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General News of Wednesday, 30 April 2014

Source: Cameroon Tribune

'Amnesty Will Pave Way for Dialogue'


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Dr. Peter Sakwe Masumbe, Senior Lecturer in Public Policy and International Relations, University of Buea, explains the possible impact of the recent granting of clemency by the DRC government to political opponents.

What informs the recent decision by the Democratic Republic of Congo government to grant clemency to over 50 political opponents?

President Joseph Kabila of the Democratic Republic of Congo has been embroiled in internecine conflicts - mostly in the eastern part of the country - for several years since he took over from his father in January 2001. Thus, granting amnesty to dissidents is a credible political instrument to calm tempers and bring belligerents to dialogue with the government.

Certainly, incarcerating opponents of a regime, especially on political grounds, does not allow for the emergence or blossoming of democracy, especially for a country whose name is underpinned with the cajoling word 'democratic.'

How far can the measure go in restoring peace and stability in the restive east and in fostering national reconciliation and confidence-building among the political class?

Certainly, when someone is released from incarceration, his family, well-wishers and friends are gladdened. This creates an atmosphere of congeniality. In fact, it is a measure of high political maturity for a leader to release political opponents from jail.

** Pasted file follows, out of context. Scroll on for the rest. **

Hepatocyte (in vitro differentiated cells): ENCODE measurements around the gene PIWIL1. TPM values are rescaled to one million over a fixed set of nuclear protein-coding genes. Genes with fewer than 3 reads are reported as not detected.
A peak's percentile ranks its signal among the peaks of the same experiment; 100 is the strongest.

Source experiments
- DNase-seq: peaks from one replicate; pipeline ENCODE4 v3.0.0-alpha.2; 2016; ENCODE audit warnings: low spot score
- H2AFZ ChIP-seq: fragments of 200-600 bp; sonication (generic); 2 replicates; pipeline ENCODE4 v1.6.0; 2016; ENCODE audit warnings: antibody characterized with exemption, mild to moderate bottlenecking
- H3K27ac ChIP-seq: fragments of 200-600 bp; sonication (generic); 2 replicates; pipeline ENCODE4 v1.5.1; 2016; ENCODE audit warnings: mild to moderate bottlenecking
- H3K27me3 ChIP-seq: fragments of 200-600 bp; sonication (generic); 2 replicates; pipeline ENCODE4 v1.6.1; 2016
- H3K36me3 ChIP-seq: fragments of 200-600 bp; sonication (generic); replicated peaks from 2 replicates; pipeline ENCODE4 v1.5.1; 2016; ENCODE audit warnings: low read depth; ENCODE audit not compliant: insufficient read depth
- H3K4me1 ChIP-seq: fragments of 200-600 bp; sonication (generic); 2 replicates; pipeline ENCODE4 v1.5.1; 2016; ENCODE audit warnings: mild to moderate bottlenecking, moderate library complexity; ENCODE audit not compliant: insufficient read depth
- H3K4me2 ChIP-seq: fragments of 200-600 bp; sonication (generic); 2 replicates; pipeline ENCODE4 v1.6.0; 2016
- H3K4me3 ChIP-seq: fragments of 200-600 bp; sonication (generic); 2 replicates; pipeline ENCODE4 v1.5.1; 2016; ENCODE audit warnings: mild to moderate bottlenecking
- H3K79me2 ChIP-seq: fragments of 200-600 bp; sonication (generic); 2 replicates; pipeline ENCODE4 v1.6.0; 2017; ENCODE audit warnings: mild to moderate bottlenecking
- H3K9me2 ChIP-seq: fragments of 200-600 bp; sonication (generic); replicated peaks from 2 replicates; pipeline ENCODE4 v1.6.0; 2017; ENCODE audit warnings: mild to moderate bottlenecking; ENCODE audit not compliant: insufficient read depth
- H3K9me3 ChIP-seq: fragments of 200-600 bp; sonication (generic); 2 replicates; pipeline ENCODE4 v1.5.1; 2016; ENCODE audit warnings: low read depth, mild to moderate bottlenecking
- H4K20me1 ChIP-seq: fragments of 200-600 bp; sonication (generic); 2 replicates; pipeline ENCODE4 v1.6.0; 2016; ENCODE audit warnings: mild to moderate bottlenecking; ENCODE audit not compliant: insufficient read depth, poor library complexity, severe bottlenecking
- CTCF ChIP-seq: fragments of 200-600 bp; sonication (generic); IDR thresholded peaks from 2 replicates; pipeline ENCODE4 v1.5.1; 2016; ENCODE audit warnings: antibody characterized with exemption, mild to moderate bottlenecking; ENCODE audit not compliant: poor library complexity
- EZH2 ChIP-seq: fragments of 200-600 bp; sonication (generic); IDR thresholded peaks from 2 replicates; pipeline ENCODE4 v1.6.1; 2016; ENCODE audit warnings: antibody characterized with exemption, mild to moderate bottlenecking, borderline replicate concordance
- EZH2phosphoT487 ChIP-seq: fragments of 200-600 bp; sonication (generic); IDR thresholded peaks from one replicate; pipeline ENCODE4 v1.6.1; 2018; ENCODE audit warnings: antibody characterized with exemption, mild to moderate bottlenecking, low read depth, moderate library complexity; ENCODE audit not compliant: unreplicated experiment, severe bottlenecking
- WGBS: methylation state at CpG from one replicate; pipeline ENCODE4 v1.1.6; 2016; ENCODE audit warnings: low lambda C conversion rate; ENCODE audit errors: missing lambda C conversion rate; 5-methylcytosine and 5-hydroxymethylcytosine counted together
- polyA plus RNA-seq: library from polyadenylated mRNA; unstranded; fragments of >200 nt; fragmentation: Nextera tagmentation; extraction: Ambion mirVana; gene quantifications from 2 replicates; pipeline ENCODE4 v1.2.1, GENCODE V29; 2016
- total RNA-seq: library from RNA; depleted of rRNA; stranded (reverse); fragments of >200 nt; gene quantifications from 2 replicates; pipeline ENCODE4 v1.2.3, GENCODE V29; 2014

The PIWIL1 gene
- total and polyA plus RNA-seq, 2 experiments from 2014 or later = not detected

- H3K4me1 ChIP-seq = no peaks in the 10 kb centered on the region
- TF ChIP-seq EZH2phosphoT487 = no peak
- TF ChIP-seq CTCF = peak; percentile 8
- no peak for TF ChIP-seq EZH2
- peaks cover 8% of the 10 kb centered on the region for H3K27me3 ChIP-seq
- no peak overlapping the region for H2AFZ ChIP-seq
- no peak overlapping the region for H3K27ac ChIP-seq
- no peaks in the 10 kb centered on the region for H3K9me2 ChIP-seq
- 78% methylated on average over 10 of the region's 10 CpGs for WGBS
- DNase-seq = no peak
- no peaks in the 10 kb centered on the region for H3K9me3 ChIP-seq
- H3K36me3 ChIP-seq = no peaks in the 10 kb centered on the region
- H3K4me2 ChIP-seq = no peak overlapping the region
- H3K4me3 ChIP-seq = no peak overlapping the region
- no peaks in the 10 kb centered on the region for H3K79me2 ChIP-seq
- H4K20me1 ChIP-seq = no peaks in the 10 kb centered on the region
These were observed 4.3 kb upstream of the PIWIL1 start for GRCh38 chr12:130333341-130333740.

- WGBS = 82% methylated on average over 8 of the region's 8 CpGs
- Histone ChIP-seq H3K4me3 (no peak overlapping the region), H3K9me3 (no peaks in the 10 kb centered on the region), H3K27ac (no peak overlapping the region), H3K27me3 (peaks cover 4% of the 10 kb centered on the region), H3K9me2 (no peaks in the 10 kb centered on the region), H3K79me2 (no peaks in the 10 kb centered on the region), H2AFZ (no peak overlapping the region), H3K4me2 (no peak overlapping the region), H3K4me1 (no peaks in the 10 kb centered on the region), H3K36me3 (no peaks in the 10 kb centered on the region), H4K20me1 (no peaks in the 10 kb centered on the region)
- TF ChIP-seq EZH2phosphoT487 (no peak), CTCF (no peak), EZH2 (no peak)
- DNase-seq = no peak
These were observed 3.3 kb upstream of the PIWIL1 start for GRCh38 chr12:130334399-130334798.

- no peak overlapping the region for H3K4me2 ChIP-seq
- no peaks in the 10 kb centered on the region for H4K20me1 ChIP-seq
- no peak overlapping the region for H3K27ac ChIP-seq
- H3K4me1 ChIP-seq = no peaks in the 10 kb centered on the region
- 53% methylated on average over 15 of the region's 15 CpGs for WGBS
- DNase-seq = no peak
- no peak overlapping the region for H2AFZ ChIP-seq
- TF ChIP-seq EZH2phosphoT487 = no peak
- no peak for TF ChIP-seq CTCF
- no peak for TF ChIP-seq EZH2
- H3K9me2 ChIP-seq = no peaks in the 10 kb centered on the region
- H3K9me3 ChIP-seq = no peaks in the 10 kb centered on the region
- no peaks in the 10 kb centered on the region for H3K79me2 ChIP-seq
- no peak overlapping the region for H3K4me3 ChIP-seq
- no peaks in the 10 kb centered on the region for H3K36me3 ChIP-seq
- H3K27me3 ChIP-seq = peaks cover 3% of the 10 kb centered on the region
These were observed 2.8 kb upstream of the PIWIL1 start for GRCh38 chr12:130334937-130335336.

And as a reciprocity measure, those political opponents just granted amnesty must see reason for dialogue as an opportunity through which they should express their grievances. Even their colleagues, who might still be in detention for political reasons, must be consulted to bring forth a unified stance to be presented in a dialogue which the government of President Kabila must be open to.

However, granting amnesty to opponents is not a major achievement by any political leader. Therefore, such action must not be applauded on its own merit, because in a real democracy - which the DRC professes to practise according to its name - people with dissenting voices must not necessarily be thrown into jail.

But if some of those granted amnesty were war mongers, it is appropriate to even keep them longer in jail because democracy is never achieved through the barrel of the gun, but by dialogue and mediation. So the Head of State's action can be positive and applauded if it is accompanied or based on a true sense of acceptance of political differences.

How willing and ready are the major stakeholders in ensuring that the process is successfully implemented?

The onus of proof is on those who claim to be stakeholders in the political fortunes and vicissitudes of the DRC to ensure that peace and stability reign in the country that has been torn by internecine warfare for several years.

The willingness and readiness of the so-called major stakeholders must not be seen to suffer any incapacity, given the government's granting of amnesty to opponents. The release of these opponents must spur the stakeholders to reason in their dire need and obligation to ensure that the process of peace-building takes irreversible roots in the country.

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